Arsenic in Drinking Water Associated with Bladder Cancer

Arsenic in Drinking Water Associated with Bladder Cancer

Levels of arsenic that are classified as acceptable have actually been linked to bladder cancer and could potentially double the risk of transitional cell carcinoma of the bladder, according to a study recently published in the American Journal of Epidemiology.

The wall of the bladder is lined with several layers of cells called transitional cells. Cancers arising from these cells are referred to as transitional cell carcinomas and comprise 90% of all bladder cancers. Bladder cancer is a common cancer, with approximately 55,000 new cases diagnosed in the United States each year. Unfortunately, most bladder cancers are not diagnosed until the cancer has reached advanced stages and is more difficult to treat. There are currently no effective screening procedures for detecting bladder cancer early before symptoms are present; therefore, it is critical that researchers continue to investigate any factors that may lead to the development of this disease in order to help prevent its occurrence.

In an effort to examine the link between arsenic and bladder cancer, researchers from Taiwan examined the risk of transitional cell carcinoma (TCC) in 8,102 residents in an area in northeastern Taiwan where arsenic levels are notoriously high. Each household in the study had its own well and the researchers used the arsenic concentration from each of these wells to estimate each subject’s individual exposure to arsenic. The subjects completed questionnaires that included information about the duration of consumption of the well water. The subjects were followed from 1991 to 1994. The researchers obtained information about bladder cancer occurrences from follow-up interviews and data linkage with community hospital records, the national death certification profile and the cancer registry profile.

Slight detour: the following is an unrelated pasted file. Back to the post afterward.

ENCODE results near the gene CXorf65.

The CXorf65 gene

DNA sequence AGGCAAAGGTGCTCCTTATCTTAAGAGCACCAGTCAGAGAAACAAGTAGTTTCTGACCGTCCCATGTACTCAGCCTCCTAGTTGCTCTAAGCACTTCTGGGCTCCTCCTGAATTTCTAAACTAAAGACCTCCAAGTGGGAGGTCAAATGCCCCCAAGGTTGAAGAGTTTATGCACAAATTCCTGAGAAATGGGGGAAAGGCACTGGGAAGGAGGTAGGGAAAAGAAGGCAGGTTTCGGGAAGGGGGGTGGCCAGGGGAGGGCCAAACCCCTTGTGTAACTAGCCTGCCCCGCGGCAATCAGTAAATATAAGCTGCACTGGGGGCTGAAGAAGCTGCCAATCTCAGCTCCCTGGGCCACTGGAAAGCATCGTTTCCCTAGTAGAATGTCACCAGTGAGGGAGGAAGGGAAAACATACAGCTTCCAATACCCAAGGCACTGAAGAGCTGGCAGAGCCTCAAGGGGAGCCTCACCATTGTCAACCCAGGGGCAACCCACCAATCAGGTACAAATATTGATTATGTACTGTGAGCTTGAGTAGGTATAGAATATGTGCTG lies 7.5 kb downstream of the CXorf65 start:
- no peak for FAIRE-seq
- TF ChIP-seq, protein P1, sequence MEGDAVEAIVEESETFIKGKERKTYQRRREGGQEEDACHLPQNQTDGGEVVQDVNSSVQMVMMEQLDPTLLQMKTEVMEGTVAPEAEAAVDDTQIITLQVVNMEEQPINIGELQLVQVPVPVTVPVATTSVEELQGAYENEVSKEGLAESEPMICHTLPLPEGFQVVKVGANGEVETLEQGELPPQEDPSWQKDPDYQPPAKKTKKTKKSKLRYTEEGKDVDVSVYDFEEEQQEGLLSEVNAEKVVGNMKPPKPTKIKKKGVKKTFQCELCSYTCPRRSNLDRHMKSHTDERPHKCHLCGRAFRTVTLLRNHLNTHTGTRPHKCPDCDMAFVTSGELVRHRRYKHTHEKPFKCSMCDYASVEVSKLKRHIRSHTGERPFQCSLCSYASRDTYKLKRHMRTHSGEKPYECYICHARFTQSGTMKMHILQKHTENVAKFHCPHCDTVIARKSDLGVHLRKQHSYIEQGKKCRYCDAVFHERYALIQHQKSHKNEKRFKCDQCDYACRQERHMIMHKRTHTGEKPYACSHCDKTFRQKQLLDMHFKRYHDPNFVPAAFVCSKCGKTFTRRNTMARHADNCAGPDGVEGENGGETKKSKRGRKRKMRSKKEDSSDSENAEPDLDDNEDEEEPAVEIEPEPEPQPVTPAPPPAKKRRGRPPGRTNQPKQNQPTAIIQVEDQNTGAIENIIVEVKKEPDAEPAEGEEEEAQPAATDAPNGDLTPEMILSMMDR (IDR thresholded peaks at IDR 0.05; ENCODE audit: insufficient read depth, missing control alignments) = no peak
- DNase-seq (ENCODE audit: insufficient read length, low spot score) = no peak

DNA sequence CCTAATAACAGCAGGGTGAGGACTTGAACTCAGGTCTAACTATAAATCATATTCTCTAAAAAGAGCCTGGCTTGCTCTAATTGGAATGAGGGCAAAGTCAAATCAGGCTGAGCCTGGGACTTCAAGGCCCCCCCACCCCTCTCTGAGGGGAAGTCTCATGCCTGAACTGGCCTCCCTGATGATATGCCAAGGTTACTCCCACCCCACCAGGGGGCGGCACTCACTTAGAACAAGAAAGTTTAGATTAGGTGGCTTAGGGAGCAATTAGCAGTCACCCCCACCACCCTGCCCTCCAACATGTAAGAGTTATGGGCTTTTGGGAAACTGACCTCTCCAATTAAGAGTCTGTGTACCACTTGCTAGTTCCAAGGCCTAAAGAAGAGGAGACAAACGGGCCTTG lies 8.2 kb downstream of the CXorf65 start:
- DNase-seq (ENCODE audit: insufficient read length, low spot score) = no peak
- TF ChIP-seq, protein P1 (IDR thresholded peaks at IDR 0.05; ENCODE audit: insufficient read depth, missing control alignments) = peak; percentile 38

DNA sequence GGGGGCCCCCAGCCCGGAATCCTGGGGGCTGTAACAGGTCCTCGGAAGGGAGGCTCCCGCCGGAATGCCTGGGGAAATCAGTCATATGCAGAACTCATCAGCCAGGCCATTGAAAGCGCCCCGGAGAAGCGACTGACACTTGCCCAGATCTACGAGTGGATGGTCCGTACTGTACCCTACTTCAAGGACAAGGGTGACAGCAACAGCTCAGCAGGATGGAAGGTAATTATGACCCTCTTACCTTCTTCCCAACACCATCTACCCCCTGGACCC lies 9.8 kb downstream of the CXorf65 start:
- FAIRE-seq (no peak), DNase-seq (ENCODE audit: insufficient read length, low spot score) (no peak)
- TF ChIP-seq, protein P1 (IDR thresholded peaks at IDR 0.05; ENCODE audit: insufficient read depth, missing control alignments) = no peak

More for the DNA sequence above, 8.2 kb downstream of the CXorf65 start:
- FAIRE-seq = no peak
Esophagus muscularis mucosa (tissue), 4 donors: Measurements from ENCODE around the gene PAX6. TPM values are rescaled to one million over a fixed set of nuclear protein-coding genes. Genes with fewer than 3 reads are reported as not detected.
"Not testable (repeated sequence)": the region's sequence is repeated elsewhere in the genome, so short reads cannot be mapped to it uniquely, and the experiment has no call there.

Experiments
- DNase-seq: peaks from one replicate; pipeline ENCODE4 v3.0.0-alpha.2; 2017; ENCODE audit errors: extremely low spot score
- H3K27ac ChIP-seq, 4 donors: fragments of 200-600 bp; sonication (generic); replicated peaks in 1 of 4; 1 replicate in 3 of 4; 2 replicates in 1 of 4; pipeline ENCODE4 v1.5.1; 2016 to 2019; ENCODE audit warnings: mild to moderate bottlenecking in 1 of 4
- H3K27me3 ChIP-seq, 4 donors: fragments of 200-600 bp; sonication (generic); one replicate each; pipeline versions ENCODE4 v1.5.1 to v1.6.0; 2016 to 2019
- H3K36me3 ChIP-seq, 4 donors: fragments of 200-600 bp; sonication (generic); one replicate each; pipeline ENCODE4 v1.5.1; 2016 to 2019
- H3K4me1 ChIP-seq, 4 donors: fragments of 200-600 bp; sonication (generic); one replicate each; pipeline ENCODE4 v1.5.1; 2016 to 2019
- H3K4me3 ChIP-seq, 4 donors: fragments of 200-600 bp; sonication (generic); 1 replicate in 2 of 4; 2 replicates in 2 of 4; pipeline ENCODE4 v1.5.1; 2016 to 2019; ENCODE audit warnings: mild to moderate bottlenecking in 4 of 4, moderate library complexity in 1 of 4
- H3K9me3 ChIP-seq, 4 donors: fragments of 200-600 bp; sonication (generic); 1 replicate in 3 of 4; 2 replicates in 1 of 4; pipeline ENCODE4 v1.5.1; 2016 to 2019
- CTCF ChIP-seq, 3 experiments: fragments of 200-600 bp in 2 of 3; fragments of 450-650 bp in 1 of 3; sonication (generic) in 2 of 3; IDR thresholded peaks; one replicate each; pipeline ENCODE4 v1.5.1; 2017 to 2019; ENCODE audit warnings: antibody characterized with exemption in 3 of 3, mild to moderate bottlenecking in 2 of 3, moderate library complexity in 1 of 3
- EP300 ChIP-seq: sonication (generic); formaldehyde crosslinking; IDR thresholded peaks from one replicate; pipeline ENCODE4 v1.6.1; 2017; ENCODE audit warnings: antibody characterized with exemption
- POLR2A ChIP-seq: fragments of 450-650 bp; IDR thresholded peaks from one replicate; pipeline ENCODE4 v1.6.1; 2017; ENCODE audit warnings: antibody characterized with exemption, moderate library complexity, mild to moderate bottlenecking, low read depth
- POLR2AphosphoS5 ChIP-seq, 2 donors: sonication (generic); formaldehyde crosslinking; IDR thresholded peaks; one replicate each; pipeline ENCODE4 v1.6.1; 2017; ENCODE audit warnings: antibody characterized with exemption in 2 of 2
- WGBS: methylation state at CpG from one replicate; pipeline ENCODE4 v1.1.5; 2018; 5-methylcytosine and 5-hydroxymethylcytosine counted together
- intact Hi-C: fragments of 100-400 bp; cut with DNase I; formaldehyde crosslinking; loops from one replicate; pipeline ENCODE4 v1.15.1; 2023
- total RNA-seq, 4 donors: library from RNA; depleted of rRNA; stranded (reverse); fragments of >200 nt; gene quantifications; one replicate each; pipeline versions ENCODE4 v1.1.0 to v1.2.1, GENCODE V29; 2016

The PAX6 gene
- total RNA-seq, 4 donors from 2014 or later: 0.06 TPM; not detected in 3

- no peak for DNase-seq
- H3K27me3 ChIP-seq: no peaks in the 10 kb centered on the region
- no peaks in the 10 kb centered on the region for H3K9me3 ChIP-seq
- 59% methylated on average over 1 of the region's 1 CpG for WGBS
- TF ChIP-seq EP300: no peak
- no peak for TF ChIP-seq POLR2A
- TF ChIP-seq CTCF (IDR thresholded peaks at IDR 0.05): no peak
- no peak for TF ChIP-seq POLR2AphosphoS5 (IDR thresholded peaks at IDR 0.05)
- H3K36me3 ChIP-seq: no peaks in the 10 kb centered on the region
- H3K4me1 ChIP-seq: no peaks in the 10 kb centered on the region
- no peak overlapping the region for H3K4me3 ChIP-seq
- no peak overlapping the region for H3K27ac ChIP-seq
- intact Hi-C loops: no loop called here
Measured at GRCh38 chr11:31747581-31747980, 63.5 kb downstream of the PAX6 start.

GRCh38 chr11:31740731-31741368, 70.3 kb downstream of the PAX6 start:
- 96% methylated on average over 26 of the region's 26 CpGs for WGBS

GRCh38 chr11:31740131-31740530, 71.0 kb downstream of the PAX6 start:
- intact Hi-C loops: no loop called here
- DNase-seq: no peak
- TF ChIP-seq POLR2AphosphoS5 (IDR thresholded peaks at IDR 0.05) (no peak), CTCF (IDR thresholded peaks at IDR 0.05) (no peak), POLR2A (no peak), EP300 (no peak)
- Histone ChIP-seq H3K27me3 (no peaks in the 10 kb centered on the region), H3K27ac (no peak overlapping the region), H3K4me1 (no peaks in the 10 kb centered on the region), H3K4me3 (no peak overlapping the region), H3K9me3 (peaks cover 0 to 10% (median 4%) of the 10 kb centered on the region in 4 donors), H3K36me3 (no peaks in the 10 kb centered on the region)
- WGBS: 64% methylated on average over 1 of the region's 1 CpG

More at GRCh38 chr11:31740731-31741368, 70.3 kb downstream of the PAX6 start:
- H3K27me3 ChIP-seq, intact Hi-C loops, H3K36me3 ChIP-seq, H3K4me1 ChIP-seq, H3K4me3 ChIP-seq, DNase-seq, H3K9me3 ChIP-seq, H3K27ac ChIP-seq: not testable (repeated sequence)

The results indicated that the study subjects were twice as likely to develop TCC, when compared with the general population of Taiwan. Furthermore, the risk of TCC increased as the exposure to arsenic increased. The cancer risk was the greatest in individuals who were exposed to arsenic in well water for more than 40 years.

These results suggest that exposure to arsenic in drinking water significantly increases the risk of TCC. While more research is needed to further define this risk, the researchers concluded that these results suggest a need for re-examining the current standards for acceptable levels of arsenic in drinking water.

Source: American Journal of Epidemiology, Vol 153, No. 5, pp. 411-418, 2001

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